Let’s take a look at the history of Hadoop and its evolution in the last two decades and why it continues to be the backbone of the big data industry.
Hadoop is an open-source software framework for storing and processing large datasets varying in size from gigabytes to petabytes. Hadoop was developed at the Apache Software Foundation.
In 2008, Hadoop defeated the supercomputers and became the fastest system in the world for sorting terabytes of data.
This part of the tutorial describes the evolution of Hadoop over a period.
History of Hadoop
It all started in the year 2002 with the Apache Nutch project.
In 2002, Doug Cutting and Mike Cafarella were working on Apache Nutch Project that aimed at building a web search engine that would crawl and index websites.
After a lot of research, Mike Cafarella and Doug Cutting estimated that it would cost around $500,000 in hardware with a monthly running cost of $30,000 for a system supporting a one-billion-page index.
This project proved to be too expensive and thus found infeasible for indexing billions of webpages. So they were looking for a feasible solution that would reduce the cost.
Meanwhile, In 2003 Google released a search paper on Google distributed File System (GFS) that described the architecture for GFS that provided an idea for storing large datasets in a distributed environment. This paper solved the problem of storing huge files generated as a part of the web crawl and indexing process. But this is half of a solution to their problem.
In 2004, Nutch’s developers set about writing an open-source implementation, the Nutch Distributed File System (NDFS).
In 2004, Google introduced MapReduce to the world by releasing a paper on MapReduce. This paper provided the solution for processing those large datasets. It gave a full solution to the Nutch developers.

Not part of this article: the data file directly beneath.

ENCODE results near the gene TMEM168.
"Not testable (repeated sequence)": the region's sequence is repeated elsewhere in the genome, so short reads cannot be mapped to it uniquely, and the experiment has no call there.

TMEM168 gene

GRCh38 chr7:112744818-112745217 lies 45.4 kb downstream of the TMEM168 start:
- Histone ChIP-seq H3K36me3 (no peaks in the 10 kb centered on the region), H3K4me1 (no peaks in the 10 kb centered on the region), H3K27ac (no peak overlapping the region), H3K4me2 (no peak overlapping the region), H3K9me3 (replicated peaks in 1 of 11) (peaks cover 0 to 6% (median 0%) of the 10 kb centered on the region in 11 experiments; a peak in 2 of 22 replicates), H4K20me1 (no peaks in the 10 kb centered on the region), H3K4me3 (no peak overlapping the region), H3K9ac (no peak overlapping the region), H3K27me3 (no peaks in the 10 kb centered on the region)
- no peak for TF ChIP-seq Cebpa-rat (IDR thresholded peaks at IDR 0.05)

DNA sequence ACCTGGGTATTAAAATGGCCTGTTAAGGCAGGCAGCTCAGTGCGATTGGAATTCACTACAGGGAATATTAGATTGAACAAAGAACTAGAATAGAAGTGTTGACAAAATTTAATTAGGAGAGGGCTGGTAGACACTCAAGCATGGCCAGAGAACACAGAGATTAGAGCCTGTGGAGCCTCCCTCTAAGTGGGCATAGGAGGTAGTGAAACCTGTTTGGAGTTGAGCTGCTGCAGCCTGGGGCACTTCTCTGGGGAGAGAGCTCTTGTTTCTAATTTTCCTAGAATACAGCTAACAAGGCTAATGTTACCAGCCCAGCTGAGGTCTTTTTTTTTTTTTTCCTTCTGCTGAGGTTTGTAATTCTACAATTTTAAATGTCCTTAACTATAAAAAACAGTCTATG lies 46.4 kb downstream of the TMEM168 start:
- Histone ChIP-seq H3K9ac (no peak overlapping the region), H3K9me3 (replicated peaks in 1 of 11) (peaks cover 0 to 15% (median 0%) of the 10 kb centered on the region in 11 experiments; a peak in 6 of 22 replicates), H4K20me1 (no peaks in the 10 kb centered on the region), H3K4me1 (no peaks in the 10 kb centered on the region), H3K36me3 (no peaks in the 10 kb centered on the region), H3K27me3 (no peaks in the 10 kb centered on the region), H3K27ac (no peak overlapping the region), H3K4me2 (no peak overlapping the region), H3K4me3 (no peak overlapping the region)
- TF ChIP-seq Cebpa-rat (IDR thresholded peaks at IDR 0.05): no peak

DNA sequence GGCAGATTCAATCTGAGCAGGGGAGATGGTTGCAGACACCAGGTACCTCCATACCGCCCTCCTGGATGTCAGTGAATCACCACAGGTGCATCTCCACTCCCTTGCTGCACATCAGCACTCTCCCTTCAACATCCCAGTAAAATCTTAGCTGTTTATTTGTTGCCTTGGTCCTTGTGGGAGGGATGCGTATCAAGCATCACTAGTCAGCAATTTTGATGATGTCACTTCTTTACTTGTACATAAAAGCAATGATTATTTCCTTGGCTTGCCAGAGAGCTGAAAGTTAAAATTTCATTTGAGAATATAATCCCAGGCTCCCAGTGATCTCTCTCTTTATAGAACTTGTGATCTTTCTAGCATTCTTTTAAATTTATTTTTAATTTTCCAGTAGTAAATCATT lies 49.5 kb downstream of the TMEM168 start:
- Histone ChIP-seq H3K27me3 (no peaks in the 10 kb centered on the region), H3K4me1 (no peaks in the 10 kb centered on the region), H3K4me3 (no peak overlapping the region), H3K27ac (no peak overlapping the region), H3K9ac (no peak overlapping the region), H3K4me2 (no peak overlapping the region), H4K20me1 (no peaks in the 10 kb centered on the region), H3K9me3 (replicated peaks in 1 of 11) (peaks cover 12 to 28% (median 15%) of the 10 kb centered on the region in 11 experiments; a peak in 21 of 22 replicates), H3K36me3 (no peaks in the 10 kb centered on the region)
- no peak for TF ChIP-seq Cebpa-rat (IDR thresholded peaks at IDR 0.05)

Google provided the idea for distributed storage and MapReduce. Nutch developers implemented MapReduce in the middle of 2004.
The Apache community realized that the implementation of MapReduce and NDFS could be used for other tasks as well. In February 2006, they came out of Nutch and formed an independent subproject of Lucene called “Hadoop” (which is the name of Doug’s kid’s yellow elephant).
As the Nutch project was limited to 20 to 40 nodes cluster, Doug Cutting in 2006 itself joined Yahoo to scale the Hadoop project to thousands of nodes cluster.
In 2007, Yahoo began using Hadoop on 1000 nodes cluster.
In January 2008, Hadoop proved its success by becoming the top-level project at Apache.
By this time, many other companies like Last.fm, Facebook, and the New York Times started using Hadoop.
Hadoop Defeated Super Computers
In April 2008, Hadoop defeated supercomputers and became the fastest system on the planet by sorting an entire terabyte of data.
In November 2008, Google reported that its MapReduce implementation sorted 1 terabyte in 68 seconds.
In April 2009, a team at Yahoo used Hadoop to sort 1 terabyte in 62 seconds, beaten Google MapReduce implementation.
Various Release of Hadoop
2011 – 2012
On 27 December 2011, Apache released Hadoop version 1.0 that includes support for Security, Hbase, etc.
On 10 March 2012, release 1.0.1 was available. This is a bug fix release for version 1.0.
On 23 May 2012, the Hadoop 2.0.0-alpha version was released. This release contains YARN.
The second version in the Hadoop-2.x series with a more stable version of YARN was released on 9 October 2012.
2017 – now
On 13 December 2017, release 3.0.0 was available
On 25 March 2018, Apache released Hadoop 3.0.1, which comprises of 49 bug fixes in Hadoop 3.0.0.
On 6 April 2018, Hadoop release 3.1.0 came that contains 768 bug fixes, improvements, and enhancements since 3.0.0.
Later, in May 2018, Hadoop 3.0.3 was released.
On 8 August 2018, Apache 3.1.1 was released.
Hadoop 3.1.3 is the latest version of Hadoop.
That’s the History of Hadoop in brief points.
We hope after reading this article, you understand Hadoop’s journey and how Hadoop confirmed its success and became the most popular big data analysis tool.
Now it is your chance to take a ride and progress yourself in the Big Data industry with the Hadoop course.